Genomic differences between ILCs and IDCs

Of the two studies (Loo et al., 2004; Stange et al., 2006) that looked for copy number differences between ILCs and IDCs by means of array-CGH, only Stange and coworkers (Stange et al., 2006) identified a significantly discriminating set of BAC clones. Five anomalies are common to our work and that of Stange: they involve 16p13.3, 16q12-q21, 17q23.2-q24.3 and 20q13.1-q13.3 regions. All these locations correspond to gains, which occur more frequently in IDCs than ILCs or are restricted to IDCs (17q23-q24). The somewhat restricted overlap between the discriminator BAC clones may reflect the differences in tumor samples respectively analyzed in both studies. Anomalies selected in our genomic signature correspond predominantly to events occurring more frequently in IDCs. This predominance reflects the higher level of rearrangements in IDCs. We found that events occurring at a high frequency are rare in ILCs. Some chromosomal locations showed inverse patterns. For instance, chromosomes 16, 17, 20 showed a predominance of gains in IDCs and of losses in ILCs; conversely, 7 and X were preferentially gained in ILCs and lost in IDCs.

Our data agree with classical CGH-based studies that showed the differential involvement of 17q and 20q in IDCs and ILCs (Gunther et al., 2001). However, they are in contrast with results indicating that ILCs are specified by increased frequency of losses at 16q (Stange et al., 2006). The 16q22 region harboring the CDH1 gene was not differentially involved in ILCs and IDCs in our dataset. Concomitant gain at 1q and loss at 16q were frequently found in a subset of ER-positive IDCs. Similarly, it was proposed that 11q13 amplification was more frequent in ILCs than IDCs (Stange et al., 2006). This contrasts with our data showing that 11q13 amplification, involving principally the CCND1 locus, was evenly distributed in ILCs and IDCs, likely because of the selection of ER-positive IDCs in our analysis. Our data show that, while it was possible to determine genomic anomalies discriminating lobular and ductal carcinomas, some ILCs shared a number of anomalies with ER-positive IDCs.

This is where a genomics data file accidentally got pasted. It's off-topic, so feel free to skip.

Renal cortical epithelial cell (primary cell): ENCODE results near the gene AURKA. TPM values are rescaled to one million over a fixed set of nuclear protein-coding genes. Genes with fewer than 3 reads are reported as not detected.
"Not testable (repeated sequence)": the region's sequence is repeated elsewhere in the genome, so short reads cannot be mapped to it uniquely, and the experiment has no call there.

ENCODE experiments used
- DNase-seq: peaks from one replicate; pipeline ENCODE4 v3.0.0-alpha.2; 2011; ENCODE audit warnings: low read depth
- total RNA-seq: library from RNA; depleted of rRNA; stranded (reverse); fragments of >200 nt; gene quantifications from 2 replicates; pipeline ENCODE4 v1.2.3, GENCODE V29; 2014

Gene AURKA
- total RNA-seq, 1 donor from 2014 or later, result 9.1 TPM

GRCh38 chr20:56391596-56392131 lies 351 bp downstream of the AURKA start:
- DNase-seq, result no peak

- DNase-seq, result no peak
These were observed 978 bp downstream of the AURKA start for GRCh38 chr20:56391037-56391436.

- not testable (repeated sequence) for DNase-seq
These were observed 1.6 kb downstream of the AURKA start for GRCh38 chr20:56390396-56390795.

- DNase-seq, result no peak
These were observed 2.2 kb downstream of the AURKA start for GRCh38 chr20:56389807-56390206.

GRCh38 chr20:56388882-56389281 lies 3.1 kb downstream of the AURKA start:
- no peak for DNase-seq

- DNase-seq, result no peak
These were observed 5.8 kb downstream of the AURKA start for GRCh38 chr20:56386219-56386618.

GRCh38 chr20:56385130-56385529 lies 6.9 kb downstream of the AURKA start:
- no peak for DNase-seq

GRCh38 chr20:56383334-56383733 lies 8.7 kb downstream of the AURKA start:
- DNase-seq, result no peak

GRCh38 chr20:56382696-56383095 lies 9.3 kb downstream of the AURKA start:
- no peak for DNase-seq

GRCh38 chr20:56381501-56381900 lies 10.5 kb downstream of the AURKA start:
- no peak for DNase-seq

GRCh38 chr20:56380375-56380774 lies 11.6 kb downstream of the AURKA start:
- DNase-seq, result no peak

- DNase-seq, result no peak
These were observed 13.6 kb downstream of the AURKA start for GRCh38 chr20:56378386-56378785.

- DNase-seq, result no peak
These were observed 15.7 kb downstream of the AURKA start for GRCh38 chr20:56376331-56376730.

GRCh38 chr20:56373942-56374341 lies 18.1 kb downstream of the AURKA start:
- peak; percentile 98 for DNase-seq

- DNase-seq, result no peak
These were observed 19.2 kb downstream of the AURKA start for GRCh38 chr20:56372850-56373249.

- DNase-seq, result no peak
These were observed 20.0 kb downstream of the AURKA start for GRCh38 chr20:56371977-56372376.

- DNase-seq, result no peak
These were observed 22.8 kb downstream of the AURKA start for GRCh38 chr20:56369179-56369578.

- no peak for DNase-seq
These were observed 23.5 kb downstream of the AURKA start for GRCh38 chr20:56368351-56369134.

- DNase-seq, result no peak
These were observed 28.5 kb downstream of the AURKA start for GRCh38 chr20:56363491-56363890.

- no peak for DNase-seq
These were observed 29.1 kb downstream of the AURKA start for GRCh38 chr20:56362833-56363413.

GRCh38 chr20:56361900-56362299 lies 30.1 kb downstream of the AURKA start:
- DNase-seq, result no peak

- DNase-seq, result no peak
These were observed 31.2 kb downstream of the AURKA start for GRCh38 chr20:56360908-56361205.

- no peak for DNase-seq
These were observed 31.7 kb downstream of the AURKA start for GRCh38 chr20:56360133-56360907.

Differential expression between ILCs and IDCs

Expression analysis revealed two populations of ILCs, which differ with respect to their global expression profile, their molecular subtype as well as the expression profile for the 75-gene signature. This result was in agreement with Zhao and coworkers (Zhao et al., 2004) who identified typical ILCs and atypical “ductal-like” ILCs. Typical ILCs likely correspond to our homogeneous subgroup IIb ILCs, while atypical correspond to more heterogeneous ILCs from group I and subgroup IIa. Korkola and coworkers (Korkola et al., 2003) also evidenced two groups of ILCs based on their ILCs vs IDCs expression signature.